A Knock at the Door


I love experiencing all different types of worship from Tenebrae, or contemporary, to funeral services and everything in between. On Friday our hometown of Pittsburgh, PA installed a new Catholic Bishop I was therefore very intrigued with the surrounding worship celebrations at St. Paul’s Cathedral.




For example, though he had walked through the same door countless times before, Bishop David A. Zubik could enter St. Paul Cathedral in Oakland on Thursday night only after knocking. Pondering this symbolic act that was foreign to me, I could think of several bits of Biblical references that might have inspired the tradition. First, to come to mind was the scripture from Matthew that says, "Ask and it will be given to you; seek and you will find; knock and the door will be opened to you. For everyone who asks receives; he who seeks finds; and to him who knocks, the door will be opened.” Also, Rev. 3:20, “Here I am! I stand at the door and knock. If anyone hears my voice and opens the door, I will come in and eat with him, and he with me.” The messages of these passages to persist in finding God and while also leaving the door to our hearts consistently open to God (personally and corporately) are ones we probably couldn’t hear often enough.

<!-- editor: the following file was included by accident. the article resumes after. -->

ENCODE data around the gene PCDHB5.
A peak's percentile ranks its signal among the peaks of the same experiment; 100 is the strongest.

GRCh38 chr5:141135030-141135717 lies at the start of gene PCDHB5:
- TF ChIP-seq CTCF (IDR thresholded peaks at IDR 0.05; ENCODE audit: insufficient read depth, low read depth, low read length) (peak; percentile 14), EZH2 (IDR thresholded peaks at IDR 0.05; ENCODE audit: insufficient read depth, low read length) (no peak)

I little internet research explains that the knocking-on-the-door tradition dates to medieval Europe, when "chapters" of clergy independent of the bishop controlled the cathedral. Bishops had to knock to enter the churches. So the Rev. Donald P. Breier, St. Paul's rector and pastor, greeted Zubik as he crossed the door's threshold and welcomed him to the cathedral prior to the evening prayer service.







Carrot Top Studio creates stoles and worship banners so I initially was watching for the types of vestments, and stoles worn by the clergy in attendance. I also wondered if there would be worship banners in this grand space. Because I am fond of symbolism, I was also curious to watch for the presentation of the crozier. The symbolism of this pastoral staff that is carried by the Bishop links to Christ the Shepherd and is a visual reminder of the teaching the Bishop will do. While watching this three hour service on TV it was no surprise that there was much more observed and absorbed than I anticipated. I embraced the community that came together in this celebration and prayed with them for Christianity to grow within the city of Pittsburgh. Along with the Bishop, wherever we may be, may we continue to seek, find and knock.